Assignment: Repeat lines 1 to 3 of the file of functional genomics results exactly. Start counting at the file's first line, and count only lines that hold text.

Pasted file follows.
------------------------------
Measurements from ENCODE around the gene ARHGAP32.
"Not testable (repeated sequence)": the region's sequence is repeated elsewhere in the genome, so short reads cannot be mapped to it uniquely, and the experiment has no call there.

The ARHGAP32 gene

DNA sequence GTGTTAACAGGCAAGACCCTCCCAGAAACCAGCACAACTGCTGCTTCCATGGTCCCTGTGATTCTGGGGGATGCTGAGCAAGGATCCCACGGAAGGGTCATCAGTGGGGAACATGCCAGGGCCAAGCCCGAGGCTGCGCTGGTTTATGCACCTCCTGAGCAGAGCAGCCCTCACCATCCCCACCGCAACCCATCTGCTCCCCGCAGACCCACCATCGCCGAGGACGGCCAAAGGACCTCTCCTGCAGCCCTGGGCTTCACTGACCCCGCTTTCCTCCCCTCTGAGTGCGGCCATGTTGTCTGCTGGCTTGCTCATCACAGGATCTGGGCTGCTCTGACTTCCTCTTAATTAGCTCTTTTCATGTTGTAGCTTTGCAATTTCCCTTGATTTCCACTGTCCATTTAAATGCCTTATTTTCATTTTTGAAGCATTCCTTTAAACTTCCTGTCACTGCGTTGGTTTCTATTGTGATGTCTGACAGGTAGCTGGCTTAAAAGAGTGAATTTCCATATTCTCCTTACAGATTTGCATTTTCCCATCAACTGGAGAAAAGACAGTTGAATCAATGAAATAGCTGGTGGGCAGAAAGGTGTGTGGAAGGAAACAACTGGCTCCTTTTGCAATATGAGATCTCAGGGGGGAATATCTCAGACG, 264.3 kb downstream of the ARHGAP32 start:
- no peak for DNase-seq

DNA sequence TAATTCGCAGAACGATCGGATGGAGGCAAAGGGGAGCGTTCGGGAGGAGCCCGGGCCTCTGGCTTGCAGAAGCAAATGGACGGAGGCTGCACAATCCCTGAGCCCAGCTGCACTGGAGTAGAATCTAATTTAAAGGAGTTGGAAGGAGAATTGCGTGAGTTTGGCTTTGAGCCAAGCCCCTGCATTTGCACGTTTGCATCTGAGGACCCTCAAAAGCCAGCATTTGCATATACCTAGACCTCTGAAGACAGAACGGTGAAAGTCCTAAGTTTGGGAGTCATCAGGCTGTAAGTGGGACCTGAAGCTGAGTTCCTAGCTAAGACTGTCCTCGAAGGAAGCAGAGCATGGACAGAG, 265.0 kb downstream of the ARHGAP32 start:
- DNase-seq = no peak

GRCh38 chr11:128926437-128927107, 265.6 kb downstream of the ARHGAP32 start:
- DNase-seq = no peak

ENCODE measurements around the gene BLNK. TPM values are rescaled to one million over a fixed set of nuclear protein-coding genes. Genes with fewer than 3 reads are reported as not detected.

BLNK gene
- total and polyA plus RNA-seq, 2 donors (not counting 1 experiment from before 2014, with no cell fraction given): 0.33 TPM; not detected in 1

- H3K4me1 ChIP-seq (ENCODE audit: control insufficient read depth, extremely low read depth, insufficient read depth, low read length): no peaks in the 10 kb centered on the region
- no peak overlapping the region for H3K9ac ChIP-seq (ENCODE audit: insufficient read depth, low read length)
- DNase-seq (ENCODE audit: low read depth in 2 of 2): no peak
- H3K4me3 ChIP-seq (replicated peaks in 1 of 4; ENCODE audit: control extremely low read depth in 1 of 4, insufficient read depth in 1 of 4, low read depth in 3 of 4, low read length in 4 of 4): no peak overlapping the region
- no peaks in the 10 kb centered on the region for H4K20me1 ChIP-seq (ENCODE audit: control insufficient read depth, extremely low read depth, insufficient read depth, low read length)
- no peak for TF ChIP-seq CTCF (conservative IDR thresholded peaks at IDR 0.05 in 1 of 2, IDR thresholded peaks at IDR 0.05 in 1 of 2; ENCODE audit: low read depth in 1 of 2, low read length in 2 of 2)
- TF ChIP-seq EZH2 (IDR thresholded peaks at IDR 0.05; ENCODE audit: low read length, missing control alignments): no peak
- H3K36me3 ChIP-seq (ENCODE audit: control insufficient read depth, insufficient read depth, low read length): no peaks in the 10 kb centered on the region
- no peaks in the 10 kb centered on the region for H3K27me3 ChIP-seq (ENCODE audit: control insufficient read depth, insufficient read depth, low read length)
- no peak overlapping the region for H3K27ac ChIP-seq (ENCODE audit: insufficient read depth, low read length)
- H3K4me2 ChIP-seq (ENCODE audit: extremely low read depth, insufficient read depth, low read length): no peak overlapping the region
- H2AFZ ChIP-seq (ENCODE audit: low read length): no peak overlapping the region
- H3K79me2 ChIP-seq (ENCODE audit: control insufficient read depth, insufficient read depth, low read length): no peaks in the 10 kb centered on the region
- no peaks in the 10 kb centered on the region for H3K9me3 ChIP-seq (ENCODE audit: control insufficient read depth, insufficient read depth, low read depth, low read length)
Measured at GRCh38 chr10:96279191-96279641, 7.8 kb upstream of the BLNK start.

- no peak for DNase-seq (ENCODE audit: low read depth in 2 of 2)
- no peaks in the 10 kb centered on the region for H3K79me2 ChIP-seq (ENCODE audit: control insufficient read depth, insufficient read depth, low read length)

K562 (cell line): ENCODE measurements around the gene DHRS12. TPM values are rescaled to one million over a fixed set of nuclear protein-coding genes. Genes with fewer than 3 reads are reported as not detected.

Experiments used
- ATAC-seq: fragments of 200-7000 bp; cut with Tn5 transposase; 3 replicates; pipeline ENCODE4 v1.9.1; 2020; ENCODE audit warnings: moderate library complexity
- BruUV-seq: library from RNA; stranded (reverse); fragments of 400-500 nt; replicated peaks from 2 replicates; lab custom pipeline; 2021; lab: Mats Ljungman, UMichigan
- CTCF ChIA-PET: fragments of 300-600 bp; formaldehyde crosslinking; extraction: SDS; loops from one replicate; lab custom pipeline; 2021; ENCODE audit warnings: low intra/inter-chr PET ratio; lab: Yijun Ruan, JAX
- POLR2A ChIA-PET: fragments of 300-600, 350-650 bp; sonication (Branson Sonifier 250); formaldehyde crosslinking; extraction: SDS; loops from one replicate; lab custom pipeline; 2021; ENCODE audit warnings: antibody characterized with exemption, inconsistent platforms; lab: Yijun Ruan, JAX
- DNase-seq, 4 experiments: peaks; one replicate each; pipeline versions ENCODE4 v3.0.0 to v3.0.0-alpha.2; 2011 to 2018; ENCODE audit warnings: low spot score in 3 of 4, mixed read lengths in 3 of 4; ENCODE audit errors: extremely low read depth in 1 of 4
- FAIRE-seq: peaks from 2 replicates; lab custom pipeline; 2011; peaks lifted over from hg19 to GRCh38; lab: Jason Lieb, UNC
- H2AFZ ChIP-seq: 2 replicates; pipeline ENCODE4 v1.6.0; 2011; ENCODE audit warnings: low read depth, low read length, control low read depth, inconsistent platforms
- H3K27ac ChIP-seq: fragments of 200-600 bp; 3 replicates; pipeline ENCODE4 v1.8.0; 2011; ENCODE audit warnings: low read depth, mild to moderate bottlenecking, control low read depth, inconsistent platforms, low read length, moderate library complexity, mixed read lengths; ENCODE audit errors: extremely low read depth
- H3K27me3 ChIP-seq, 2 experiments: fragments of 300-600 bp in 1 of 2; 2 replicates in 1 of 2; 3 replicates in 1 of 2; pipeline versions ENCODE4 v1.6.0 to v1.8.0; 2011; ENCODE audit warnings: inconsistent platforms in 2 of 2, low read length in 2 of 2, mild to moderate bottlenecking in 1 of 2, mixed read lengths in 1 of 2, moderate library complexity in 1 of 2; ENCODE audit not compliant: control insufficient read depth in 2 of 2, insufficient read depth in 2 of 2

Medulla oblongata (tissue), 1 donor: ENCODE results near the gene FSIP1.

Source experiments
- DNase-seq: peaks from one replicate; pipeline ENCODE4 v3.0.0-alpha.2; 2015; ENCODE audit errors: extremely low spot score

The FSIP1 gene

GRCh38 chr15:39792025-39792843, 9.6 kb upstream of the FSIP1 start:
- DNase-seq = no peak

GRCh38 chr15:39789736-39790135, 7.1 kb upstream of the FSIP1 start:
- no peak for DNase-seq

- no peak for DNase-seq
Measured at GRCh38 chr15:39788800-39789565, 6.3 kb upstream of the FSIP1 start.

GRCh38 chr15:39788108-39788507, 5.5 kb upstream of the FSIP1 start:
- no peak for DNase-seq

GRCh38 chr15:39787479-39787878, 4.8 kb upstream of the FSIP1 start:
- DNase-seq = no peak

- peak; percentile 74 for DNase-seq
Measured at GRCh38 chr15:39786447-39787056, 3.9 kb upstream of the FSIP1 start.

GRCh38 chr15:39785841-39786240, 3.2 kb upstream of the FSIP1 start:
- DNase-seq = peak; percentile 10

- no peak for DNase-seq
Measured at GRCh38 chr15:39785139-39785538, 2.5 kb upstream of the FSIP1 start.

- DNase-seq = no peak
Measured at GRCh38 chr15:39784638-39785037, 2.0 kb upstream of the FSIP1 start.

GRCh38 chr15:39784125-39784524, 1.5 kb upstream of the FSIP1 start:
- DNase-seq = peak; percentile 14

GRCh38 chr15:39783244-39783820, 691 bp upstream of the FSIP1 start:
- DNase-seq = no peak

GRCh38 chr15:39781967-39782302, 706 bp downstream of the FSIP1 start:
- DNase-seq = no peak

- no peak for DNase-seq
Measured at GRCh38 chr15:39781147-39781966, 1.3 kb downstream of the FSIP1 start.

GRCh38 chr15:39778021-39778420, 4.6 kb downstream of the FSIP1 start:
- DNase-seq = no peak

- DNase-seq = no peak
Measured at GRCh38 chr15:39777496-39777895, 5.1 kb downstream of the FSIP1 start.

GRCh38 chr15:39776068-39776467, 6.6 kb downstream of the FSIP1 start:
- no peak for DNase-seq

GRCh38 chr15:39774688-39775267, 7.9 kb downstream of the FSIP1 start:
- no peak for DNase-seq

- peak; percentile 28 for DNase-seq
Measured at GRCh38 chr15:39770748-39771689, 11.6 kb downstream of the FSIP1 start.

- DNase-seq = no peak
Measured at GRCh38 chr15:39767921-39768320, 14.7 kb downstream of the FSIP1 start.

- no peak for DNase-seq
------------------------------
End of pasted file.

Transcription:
Measurements from ENCODE around the gene ARHGAP32.
"Not testable (repeated sequence)": the region's sequence is repeated elsewhere in the genome, so short reads cannot be mapped to it uniquely, and the experiment has no call there.

The ARHGAP32 gene